The 5 Lens Autofocus Drive Types Explained

Pentax AF technologoy overview and comparison

By beholder3 in Articles and Tips on Aug 19, 2018

Camera lenses today use many different technologies to facilitate autofocus.  Under the hood, there needs to be some way for the camera to move elements inside the lens, which in turn changes what's in focus.  In this article, we'll be taking a look at the different types of focusing implementations currently in use by Pentax.  In addition, you'll learn more about some of the terminology used by Pentax and other manufacturers.

Pentax users currently have access to both manual focus lenses and lenses with one of 5 different autofocus drive technologies. 

These have evolved over many years, and as almost everything in life, each comes with its pros and cons.  For example, fast focusing in single autofocus mode (AF.S) is not the same as fast continuous autofocus (AF.C).  In-lens motors can fail.  Gears in drive mechanisms can shatter.  Powerful motors take up space.  Modern, larger drives allow more torque.  The list goes on!

It is important to stress from the very beginning that many of the designations given to the drive types (e.g. SDM or DC) are generalizations. Different lens models can have different autofocus implementations even if they go by the same name.  Ultimately, this can mean that a drive type that is commonly known to be fast may actually appear slow in a certain lens and much quicker in another.

Pentax Astrotracer Guide and GPS Feature Comparison

A look at the O-GPS1 versus in-camera GPS

By K David in Articles and Tips on May 10, 2018

Pentax cameras offer GPS functionality in two ways: either through the built-in antenna found in the Pentax K-1, K-1 II, and K-3 II, or through the O-GPS1 accessory, which works with most other DSLRs since 2010.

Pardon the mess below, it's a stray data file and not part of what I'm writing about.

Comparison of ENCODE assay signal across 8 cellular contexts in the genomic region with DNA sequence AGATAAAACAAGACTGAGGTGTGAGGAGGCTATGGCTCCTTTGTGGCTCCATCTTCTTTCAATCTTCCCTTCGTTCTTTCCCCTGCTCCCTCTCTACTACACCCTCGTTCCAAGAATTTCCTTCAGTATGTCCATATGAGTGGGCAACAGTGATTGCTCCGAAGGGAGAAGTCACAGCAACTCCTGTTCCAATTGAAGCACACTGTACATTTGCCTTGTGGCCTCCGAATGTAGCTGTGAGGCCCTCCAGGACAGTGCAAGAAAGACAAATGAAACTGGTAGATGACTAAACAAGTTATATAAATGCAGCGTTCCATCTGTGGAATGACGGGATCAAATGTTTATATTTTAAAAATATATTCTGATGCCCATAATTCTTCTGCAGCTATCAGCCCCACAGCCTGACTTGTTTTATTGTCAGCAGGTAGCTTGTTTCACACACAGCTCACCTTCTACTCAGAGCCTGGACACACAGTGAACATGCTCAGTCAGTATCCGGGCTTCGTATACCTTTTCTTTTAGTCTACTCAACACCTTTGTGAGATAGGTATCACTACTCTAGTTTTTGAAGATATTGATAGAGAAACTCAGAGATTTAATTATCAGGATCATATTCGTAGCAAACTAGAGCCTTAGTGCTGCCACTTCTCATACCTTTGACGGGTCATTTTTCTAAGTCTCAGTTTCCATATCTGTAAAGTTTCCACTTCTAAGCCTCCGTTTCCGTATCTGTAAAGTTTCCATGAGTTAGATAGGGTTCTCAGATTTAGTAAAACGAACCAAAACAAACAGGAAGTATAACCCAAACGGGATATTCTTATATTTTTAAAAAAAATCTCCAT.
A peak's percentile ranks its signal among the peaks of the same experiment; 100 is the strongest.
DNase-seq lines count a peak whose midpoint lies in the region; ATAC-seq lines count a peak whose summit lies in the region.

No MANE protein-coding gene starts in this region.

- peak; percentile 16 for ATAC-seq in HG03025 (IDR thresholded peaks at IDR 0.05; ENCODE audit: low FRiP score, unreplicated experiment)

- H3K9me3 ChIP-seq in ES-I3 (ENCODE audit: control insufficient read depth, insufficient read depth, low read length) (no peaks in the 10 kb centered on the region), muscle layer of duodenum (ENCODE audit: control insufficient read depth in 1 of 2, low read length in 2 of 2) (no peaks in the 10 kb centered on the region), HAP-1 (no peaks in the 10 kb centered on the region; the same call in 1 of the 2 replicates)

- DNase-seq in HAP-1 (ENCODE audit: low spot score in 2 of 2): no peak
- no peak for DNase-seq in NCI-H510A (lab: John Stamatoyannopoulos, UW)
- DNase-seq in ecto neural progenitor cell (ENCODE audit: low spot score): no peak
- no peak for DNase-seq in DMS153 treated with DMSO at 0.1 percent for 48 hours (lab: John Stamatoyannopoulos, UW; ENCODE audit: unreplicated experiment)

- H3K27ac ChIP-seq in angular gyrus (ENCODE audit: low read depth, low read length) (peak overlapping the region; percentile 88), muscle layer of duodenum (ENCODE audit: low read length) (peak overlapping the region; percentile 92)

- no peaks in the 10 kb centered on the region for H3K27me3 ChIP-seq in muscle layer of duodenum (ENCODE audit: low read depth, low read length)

Sample 78-second star photo taken with the Astrotracer

GPS data unlocks another unique Pentax DSLR feature: the Astrotracer.  With the help of location information and the Shake Reduction system, the camera can track stars by turning the sensor to match the stars' movement.  This allows you to more than double the exposure time of astro photos without introducing star trails— which can result in more detailed starscapes!

While this is great, it gives rise to a number of questions:

  • What are the practical exposure time limits of the Astrotracer?
  • How do you optimize the Astrotracer's performance?
  • What is the difference between in-camera GPS functionality and cameras using the O-GPS1?
  • Can I use the O-GPS1 on GPS-enabled cameras?

We answer these questions and more through a series on hands on tests.  Read on for the answers!

Pentax Astrotracer Guide & O-GPS1 vs In-camera GPS Comparison

Weather / Storm Photography Tips and Tricks

By Black Mesa Images in Articles and Tips on Mar 26, 2018

In the Northern Hemisphere, springtime is right around the corner.  Here in the High Plains of the United States, that means thunderstorm season.  Due to the nature of weather photography, it can be confusing for the beginner.  Here are some of the tips and tricks that I have learned over the last several years capturing thunderstorms.

Polarr, a Mobile Editing Alternative - Part 2

A look under the hood - including a few surprises

By babywriter in Articles and Tips on Mar 21, 2018

In Part One, we did a quick walk around of the Polarr app. This photo editing software, available for virtually every major computing platform, promises a full-featured experience, even on mobile devices. But does it deliver on that promise? Let’s go under the hood and find out.

Polarr, a Mobile Editing Alternative - Part 1

A photo editor for all seasons - and platforms

By babywriter in Articles and Tips on Mar 7, 2018

Adobe’s Lightroom/Photoshop combination are the undisputed market leaders in photo editing and organizing on the desktop. Both are extremely powerful and versatile, have a devoted following, and online tutorials and enhancements are legion.

Sometimes, however, that kind of power is overkill. Increasingly, photographers are editing on the go with a phone or tablet, and posting straight to an online service like Instagram. Adobe has recognized this change and has fielded mobile versions in response, but their caution in this space - and their insistence on a Creative Cloud subscription for full functionality - has opened up the field for other, more nimble competitors. The app stores of MacOS, iOS, and Android are filled with ambitious editing applications, many of which give Lightroom Mobile a run for its money.

Polarr Photo Editor (or, more simply, Polarr) is one of these.

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